The basic and lowest price starch on the market is what is referred to in the industry as pearl or unmodified starch. This is the pure starch straight from the corn kernel. It will exhibit extremely high viscosities in solution and will tend to revert to a gel upon cooling. The film properties will show no flexibility (it will crack and splinter upon bending), it will have no adhesion to polyester, and it will exhibit no strength or elongation. This grade of starch will also be difficult to desize in anything but a high strength enzyme desize.
Many mills will not use the pearl starch due to its high viscosity and poor film forming capabilities. That is why the acid modified and oxidized grades of starch were developed. These grades of starch start with the original pearl starch and then this starch is broken down either by an acid technique or oxidizing technique to lower the viscosity of the starch. The starch companies use the term Fluidity to refer to the viscosity of their starches. A 0 (zero) fluidity starch would be an unmodified pearl. A 10 (ten) fluidity would be a little thinner, but still thick; while a 90 fluidity starch would be almost as thin as water. For those technical in the audience, Fluidity can be thought of in terms of being the inverse of the viscosity. These grades of starch have much better viscosity control as compare to the pearl starch. However, the film properties are only marginally better than that of the pearl starch.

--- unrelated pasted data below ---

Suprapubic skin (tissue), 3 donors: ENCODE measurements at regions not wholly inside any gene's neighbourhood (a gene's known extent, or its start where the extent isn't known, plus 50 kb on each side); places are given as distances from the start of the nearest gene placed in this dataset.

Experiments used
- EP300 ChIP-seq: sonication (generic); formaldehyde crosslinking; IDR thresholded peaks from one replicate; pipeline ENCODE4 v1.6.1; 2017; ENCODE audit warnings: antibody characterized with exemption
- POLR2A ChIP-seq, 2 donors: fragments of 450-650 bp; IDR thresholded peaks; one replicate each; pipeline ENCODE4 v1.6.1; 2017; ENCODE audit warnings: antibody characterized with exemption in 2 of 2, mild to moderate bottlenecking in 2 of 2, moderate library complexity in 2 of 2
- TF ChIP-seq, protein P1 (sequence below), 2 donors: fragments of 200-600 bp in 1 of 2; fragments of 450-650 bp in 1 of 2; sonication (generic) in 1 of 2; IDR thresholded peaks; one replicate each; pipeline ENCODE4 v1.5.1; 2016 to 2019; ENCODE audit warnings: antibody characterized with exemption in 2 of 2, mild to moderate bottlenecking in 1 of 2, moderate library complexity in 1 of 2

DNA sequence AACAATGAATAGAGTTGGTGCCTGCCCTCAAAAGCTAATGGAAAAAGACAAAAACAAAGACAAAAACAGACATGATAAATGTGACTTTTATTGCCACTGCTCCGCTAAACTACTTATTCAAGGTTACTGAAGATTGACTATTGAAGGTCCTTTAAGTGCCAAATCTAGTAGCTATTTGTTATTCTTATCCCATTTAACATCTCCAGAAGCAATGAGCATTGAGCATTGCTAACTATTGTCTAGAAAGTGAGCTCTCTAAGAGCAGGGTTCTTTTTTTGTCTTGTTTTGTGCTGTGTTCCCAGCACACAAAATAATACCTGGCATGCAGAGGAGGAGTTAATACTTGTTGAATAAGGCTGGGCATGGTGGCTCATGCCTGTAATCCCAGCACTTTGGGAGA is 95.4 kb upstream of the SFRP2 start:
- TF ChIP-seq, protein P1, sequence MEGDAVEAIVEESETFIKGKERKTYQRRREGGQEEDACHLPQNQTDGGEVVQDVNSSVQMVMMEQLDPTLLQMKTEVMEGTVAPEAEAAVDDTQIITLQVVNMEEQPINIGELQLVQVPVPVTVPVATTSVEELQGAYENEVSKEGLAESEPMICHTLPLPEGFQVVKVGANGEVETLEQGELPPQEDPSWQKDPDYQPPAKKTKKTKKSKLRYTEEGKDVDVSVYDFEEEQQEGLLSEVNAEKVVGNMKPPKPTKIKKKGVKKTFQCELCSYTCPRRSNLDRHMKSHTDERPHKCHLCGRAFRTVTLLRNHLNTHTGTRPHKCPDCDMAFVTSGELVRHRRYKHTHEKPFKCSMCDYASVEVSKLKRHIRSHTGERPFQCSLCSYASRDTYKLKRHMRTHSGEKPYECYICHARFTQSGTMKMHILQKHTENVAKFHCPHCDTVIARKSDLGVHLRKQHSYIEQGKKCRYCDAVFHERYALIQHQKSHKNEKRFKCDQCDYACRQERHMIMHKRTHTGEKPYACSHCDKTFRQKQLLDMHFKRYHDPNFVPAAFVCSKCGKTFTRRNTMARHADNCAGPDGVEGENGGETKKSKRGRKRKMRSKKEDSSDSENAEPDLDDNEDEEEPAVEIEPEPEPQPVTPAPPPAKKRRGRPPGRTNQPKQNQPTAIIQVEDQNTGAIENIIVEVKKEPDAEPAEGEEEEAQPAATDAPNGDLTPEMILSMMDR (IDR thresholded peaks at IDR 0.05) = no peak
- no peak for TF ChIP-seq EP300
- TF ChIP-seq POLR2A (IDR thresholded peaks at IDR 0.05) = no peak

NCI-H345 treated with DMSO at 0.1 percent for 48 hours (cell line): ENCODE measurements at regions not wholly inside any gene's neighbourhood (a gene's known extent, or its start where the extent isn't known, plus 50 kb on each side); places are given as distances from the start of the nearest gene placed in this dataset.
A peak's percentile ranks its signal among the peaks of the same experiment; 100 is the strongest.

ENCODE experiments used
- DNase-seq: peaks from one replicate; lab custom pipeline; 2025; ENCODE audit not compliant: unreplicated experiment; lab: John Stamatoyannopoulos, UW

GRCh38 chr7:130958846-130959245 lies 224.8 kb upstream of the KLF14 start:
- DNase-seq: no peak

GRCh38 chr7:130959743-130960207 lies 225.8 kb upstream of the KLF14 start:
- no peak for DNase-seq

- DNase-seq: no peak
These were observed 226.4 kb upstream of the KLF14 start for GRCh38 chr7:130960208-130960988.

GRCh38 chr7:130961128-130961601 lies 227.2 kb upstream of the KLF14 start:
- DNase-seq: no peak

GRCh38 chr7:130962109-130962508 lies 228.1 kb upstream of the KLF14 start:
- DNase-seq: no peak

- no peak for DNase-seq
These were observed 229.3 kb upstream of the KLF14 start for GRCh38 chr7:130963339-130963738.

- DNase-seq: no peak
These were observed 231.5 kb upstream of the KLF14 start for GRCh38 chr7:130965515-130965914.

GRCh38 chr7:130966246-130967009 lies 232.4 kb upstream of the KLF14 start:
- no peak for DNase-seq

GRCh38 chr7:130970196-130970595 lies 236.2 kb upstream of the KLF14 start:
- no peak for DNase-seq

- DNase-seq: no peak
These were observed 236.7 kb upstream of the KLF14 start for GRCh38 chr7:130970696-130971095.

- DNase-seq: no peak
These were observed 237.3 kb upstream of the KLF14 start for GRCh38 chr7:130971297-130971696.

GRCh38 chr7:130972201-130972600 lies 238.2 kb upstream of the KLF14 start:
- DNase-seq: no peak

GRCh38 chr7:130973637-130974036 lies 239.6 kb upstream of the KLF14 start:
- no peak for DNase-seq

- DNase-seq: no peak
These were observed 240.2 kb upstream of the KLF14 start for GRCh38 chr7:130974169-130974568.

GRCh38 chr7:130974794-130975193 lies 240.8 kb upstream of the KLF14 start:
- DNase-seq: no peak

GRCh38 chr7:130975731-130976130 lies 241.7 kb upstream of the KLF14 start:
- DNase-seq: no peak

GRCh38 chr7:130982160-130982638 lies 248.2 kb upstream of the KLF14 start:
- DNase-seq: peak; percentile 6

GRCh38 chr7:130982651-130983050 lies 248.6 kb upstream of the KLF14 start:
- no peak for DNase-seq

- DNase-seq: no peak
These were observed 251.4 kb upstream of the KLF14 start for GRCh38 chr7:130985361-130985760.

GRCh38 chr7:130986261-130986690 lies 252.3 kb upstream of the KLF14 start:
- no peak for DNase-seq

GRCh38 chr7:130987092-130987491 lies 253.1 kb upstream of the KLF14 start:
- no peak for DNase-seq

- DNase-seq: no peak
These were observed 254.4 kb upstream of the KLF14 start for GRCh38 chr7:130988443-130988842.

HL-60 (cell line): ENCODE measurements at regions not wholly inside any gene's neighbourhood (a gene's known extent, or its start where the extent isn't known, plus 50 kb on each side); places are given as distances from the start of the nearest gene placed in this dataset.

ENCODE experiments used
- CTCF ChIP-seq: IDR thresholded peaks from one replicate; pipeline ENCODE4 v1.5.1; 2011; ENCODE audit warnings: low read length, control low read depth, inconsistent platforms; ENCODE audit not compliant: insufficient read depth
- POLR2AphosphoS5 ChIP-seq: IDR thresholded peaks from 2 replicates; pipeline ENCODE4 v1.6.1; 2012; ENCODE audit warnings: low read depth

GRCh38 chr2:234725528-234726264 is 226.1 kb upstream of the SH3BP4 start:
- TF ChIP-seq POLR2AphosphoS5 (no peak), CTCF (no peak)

To get the adhesion and flexibility required for successful weaving from a starch product, starch companies developed chemically modified starches. These are referred to in the industry as Hydroxy ethyl starches. These starches are truly chemically modified. They have been reacted with specific chemicals to impart improved film properties. The improvements made by this reaction show up as improvements in adhesion to polyester, improvements to film strength and flexibility, and improvements to film solubility. While the pearl, acid modified and oxidized starches require an enzyme desize to remove them from a fabric, the Hydroxy ethylated starches require only hot water; no enzymes are required for their complete removability from fabric. These grades of starches are commonly blended with PVA to offer a cost-effective blend to a textile mill.
A further improvement to textile starch technology came a few years ago, this technology basically reacts a synthetic polymeric material onto the starch backbone. What is accomplished here is the production of a starch that reacts as if it has already been blended with PVA (a synthetic polymeric material).The films produced from this type starch exhibit clarity, excellent adhesion to polyester, excellent film strength and flexibility, and easy removability in hot water. Again, no enzymes are required in the desize bath. The true benefit of this product comes when it can be used to replace some, if not all, of the higher priced synthetic polymeric material that would have been used if a Hydroxy ethyl starch had been used in the size mix.